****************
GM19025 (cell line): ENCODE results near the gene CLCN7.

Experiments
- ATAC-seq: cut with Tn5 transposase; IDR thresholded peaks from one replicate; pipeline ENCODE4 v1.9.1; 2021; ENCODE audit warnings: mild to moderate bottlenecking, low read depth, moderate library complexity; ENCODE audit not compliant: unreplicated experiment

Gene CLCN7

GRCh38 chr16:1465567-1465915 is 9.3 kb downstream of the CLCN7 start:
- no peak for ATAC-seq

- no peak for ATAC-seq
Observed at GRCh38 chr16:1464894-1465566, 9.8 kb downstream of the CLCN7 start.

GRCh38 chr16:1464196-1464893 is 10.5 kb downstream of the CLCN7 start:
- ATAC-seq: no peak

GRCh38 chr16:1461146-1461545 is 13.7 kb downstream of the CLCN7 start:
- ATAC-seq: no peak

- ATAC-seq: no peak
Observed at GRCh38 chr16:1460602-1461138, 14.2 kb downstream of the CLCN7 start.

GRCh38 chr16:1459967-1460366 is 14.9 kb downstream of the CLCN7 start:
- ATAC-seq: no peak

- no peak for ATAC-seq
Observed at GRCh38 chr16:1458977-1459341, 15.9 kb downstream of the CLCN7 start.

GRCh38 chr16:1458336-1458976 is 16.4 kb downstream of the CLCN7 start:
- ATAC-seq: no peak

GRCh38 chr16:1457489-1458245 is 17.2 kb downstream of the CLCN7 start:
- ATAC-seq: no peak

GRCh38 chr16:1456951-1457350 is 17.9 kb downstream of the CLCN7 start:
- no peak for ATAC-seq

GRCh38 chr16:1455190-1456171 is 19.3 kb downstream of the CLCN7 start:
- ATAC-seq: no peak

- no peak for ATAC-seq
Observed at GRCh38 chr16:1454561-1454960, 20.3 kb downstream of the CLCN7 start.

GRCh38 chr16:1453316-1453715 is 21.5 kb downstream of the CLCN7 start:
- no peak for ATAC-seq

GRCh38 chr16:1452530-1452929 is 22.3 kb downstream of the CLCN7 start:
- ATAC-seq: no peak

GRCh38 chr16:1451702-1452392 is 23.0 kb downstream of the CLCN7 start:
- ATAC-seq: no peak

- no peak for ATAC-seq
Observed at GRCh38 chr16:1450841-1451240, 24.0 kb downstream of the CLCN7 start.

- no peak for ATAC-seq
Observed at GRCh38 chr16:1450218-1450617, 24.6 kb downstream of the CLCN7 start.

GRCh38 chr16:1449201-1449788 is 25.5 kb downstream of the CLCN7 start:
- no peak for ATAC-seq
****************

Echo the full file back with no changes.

GM19025 (cell line): ENCODE results near the gene CLCN7.

Experiments
- ATAC-seq: cut with Tn5 transposase; IDR thresholded peaks from one replicate; pipeline ENCODE4 v1.9.1; 2021; ENCODE audit warnings: mild to moderate bottlenecking, low read depth, moderate library complexity; ENCODE audit not compliant: unreplicated experiment

Gene CLCN7

GRCh38 chr16:1465567-1465915 is 9.3 kb downstream of the CLCN7 start:
- no peak for ATAC-seq

- no peak for ATAC-seq
Observed at GRCh38 chr16:1464894-1465566, 9.8 kb downstream of the CLCN7 start.

GRCh38 chr16:1464196-1464893 is 10.5 kb downstream of the CLCN7 start:
- ATAC-seq: no peak

GRCh38 chr16:1461146-1461545 is 13.7 kb downstream of the CLCN7 start:
- ATAC-seq: no peak

- ATAC-seq: no peak
Observed at GRCh38 chr16:1460602-1461138, 14.2 kb downstream of the CLCN7 start.

GRCh38 chr16:1459967-1460366 is 14.9 kb downstream of the CLCN7 start:
- ATAC-seq: no peak

- no peak for ATAC-seq
Observed at GRCh38 chr16:1458977-1459341, 15.9 kb downstream of the CLCN7 start.

GRCh38 chr16:1458336-1458976 is 16.4 kb downstream of the CLCN7 start:
- ATAC-seq: no peak

GRCh38 chr16:1457489-1458245 is 17.2 kb downstream of the CLCN7 start:
- ATAC-seq: no peak

GRCh38 chr16:1456951-1457350 is 17.9 kb downstream of the CLCN7 start:
- no peak for ATAC-seq

GRCh38 chr16:1455190-1456171 is 19.3 kb downstream of the CLCN7 start:
- ATAC-seq: no peak

- no peak for ATAC-seq
Observed at GRCh38 chr16:1454561-1454960, 20.3 kb downstream of the CLCN7 start.

GRCh38 chr16:1453316-1453715 is 21.5 kb downstream of the CLCN7 start:
- no peak for ATAC-seq

GRCh38 chr16:1452530-1452929 is 22.3 kb downstream of the CLCN7 start:
- ATAC-seq: no peak

GRCh38 chr16:1451702-1452392 is 23.0 kb downstream of the CLCN7 start:
- ATAC-seq: no peak

- no peak for ATAC-seq
Observed at GRCh38 chr16:1450841-1451240, 24.0 kb downstream of the CLCN7 start.

- no peak for ATAC-seq
Observed at GRCh38 chr16:1450218-1450617, 24.6 kb downstream of the CLCN7 start.

GRCh38 chr16:1449201-1449788 is 25.5 kb downstream of the CLCN7 start:
- no peak for ATAC-seq